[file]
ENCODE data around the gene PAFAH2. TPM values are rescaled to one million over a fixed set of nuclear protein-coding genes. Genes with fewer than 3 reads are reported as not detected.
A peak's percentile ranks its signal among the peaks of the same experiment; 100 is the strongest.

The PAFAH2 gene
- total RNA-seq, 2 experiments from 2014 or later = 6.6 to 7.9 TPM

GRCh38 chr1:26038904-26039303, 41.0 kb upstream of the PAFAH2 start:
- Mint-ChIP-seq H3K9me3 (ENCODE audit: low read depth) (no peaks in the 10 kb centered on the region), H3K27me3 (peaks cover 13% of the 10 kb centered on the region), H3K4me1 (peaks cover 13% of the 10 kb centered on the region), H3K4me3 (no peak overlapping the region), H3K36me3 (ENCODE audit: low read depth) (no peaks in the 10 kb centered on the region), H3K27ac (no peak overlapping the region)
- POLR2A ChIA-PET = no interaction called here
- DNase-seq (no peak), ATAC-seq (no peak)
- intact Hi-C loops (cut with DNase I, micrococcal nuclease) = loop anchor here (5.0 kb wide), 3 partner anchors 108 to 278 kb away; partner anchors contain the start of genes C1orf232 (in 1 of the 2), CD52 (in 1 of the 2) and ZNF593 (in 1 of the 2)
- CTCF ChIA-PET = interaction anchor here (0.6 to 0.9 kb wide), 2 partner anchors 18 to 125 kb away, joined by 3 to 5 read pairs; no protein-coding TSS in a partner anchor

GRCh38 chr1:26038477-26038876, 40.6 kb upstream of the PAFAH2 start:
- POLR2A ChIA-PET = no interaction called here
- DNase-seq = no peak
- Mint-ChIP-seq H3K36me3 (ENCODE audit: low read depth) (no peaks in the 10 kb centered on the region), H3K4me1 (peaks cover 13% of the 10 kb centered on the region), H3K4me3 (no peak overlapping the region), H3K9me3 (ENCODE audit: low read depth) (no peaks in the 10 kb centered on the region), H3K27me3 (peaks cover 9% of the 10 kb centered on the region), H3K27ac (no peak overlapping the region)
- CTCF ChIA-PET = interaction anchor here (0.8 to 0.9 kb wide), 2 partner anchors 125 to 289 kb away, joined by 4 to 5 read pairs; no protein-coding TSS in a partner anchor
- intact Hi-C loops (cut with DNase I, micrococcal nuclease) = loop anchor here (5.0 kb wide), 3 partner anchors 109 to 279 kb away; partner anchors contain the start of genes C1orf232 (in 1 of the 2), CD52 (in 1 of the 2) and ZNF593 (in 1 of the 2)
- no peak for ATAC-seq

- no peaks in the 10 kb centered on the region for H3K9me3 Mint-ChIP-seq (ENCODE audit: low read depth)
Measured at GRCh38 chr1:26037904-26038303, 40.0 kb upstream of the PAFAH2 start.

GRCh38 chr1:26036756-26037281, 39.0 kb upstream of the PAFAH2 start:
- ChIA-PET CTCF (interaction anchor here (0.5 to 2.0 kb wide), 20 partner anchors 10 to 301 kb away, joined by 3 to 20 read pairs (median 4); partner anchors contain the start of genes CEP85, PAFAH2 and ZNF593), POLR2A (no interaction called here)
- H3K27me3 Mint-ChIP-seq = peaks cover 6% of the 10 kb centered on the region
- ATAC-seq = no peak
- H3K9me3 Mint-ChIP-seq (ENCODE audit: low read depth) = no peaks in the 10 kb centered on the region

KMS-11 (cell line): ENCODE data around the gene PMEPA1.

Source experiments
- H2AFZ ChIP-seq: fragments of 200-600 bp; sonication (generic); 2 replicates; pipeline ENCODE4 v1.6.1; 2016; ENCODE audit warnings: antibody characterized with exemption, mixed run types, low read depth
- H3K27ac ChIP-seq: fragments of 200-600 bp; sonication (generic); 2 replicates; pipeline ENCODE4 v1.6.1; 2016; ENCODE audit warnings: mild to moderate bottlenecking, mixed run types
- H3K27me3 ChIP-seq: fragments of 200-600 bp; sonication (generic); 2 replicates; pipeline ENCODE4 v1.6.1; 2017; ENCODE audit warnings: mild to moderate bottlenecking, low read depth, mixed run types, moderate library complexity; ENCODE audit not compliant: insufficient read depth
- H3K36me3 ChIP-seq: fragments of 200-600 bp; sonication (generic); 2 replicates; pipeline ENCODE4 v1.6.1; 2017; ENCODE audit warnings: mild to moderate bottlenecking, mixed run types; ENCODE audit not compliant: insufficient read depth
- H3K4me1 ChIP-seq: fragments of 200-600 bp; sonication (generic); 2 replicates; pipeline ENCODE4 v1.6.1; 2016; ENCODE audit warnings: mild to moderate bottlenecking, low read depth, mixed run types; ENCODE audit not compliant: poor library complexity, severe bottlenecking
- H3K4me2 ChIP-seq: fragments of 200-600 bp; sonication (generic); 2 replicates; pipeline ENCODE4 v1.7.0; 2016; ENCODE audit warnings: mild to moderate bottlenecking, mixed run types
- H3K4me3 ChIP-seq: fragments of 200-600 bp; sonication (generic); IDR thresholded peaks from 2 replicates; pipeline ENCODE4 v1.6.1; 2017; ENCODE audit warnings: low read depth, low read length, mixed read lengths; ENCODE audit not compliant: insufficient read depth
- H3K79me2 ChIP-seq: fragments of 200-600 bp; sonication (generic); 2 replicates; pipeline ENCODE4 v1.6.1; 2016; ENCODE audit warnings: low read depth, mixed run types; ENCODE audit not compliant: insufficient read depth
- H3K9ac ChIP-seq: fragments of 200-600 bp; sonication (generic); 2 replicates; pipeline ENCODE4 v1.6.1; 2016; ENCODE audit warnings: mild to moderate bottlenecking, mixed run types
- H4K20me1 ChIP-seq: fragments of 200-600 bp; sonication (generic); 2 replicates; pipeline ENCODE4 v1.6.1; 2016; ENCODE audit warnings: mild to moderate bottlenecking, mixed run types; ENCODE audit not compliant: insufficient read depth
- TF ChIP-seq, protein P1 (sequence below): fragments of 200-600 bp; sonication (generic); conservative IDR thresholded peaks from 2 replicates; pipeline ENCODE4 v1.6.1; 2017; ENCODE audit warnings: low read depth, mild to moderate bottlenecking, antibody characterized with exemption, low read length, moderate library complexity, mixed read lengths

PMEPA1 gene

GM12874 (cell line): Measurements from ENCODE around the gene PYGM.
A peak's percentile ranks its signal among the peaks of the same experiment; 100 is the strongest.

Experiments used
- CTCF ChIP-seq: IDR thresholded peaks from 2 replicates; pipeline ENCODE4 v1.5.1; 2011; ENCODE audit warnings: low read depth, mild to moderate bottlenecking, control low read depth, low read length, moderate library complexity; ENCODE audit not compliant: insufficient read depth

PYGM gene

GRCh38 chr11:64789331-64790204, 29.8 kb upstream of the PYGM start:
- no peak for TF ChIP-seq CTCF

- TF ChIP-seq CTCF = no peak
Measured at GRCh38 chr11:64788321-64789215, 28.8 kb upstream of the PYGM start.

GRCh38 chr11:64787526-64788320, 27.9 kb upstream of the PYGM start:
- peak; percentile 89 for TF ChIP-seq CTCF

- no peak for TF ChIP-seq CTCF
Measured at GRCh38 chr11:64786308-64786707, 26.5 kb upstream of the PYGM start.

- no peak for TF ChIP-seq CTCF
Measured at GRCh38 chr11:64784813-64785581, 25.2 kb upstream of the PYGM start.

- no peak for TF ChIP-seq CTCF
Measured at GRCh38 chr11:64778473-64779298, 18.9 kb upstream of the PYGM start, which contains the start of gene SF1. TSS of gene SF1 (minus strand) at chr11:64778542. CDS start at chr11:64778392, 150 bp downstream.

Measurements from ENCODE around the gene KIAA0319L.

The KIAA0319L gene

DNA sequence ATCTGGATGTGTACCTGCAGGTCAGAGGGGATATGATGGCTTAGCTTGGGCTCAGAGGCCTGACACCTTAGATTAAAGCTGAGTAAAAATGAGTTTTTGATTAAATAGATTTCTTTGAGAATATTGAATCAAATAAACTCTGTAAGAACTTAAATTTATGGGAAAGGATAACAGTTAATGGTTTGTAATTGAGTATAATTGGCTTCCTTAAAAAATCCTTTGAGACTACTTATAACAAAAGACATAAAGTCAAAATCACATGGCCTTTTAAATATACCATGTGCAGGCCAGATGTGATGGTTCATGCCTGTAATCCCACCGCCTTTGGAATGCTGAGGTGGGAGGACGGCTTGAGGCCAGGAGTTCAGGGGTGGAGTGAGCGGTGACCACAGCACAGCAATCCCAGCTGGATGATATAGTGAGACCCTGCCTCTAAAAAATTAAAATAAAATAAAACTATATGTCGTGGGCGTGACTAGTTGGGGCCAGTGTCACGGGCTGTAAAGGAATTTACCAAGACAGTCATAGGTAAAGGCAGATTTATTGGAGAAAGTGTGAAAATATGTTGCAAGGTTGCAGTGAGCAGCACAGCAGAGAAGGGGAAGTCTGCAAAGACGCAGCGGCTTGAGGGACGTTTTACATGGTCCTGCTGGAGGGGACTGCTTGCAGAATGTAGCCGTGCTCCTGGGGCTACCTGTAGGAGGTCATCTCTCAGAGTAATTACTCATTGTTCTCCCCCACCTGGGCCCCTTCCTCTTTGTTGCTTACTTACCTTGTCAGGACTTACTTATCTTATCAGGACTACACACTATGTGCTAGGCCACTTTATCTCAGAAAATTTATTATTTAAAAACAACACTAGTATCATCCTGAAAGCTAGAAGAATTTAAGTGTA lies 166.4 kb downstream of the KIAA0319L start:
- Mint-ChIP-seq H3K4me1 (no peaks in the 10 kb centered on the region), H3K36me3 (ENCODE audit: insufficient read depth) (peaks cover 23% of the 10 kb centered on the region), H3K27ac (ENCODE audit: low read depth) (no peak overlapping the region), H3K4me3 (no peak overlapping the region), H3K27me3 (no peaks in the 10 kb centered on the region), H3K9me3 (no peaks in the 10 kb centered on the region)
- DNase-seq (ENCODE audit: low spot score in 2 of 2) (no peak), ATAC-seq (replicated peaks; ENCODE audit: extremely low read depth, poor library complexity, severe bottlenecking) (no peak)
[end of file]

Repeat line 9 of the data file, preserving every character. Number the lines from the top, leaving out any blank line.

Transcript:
- intact Hi-C loops (cut with DNase I, micrococcal nuclease) = loop anchor here (5.0 kb wide), 3 partner anchors 108 to 278 kb away; partner anchors contain the start of genes C1orf232 (in 1 of the 2), CD52 (in 1 of the 2) and ZNF593 (in 1 of the 2)